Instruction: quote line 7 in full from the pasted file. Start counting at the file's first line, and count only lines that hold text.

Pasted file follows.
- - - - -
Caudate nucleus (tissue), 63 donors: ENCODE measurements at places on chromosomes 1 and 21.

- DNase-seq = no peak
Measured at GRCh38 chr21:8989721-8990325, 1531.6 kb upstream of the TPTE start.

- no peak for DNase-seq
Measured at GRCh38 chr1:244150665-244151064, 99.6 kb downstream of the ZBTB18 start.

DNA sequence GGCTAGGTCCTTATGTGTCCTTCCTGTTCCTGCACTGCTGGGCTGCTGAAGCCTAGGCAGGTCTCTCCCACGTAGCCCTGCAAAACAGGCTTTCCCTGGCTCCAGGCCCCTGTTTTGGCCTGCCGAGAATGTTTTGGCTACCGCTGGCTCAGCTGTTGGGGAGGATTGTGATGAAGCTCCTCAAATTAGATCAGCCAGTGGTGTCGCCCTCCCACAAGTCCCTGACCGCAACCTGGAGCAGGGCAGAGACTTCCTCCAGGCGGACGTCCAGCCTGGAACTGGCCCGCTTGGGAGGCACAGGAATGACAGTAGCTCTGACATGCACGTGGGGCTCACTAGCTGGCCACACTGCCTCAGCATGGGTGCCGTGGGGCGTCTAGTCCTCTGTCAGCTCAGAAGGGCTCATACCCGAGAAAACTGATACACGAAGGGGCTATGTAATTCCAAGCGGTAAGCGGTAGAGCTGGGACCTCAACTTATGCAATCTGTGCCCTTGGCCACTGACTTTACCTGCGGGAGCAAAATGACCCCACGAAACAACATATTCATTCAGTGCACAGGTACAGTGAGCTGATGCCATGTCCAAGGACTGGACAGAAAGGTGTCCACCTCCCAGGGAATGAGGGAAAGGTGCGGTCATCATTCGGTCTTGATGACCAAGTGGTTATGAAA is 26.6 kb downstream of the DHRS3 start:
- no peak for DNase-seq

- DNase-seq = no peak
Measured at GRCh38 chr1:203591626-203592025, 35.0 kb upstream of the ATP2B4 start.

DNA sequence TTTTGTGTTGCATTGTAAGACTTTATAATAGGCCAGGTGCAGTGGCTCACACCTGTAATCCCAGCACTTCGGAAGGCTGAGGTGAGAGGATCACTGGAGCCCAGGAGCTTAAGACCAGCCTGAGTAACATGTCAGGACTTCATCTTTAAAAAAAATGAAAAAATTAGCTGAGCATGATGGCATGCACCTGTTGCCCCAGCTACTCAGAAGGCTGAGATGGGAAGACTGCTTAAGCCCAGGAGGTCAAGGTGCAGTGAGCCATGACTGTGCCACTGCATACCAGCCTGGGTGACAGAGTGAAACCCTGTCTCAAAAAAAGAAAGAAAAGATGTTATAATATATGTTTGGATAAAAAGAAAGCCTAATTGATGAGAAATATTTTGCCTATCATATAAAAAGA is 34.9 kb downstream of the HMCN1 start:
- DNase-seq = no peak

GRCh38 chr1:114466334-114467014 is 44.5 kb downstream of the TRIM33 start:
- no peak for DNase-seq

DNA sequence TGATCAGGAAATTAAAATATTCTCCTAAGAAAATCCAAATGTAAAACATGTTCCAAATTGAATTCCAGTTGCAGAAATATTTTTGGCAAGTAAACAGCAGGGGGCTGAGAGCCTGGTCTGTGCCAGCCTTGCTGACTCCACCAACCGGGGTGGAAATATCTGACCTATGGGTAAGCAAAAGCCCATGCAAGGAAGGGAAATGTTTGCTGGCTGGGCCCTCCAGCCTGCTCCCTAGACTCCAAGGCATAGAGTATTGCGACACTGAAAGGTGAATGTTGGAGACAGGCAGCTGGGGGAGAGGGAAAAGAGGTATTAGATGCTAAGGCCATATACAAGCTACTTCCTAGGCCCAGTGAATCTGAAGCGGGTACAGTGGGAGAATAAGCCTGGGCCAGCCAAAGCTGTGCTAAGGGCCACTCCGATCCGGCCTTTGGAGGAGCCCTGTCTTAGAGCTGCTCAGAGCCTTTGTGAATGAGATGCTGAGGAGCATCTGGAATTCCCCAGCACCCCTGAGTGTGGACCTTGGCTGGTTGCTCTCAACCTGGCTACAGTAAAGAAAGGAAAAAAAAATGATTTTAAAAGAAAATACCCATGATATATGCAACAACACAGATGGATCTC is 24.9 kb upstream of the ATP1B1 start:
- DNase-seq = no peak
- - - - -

- no peak for DNase-seq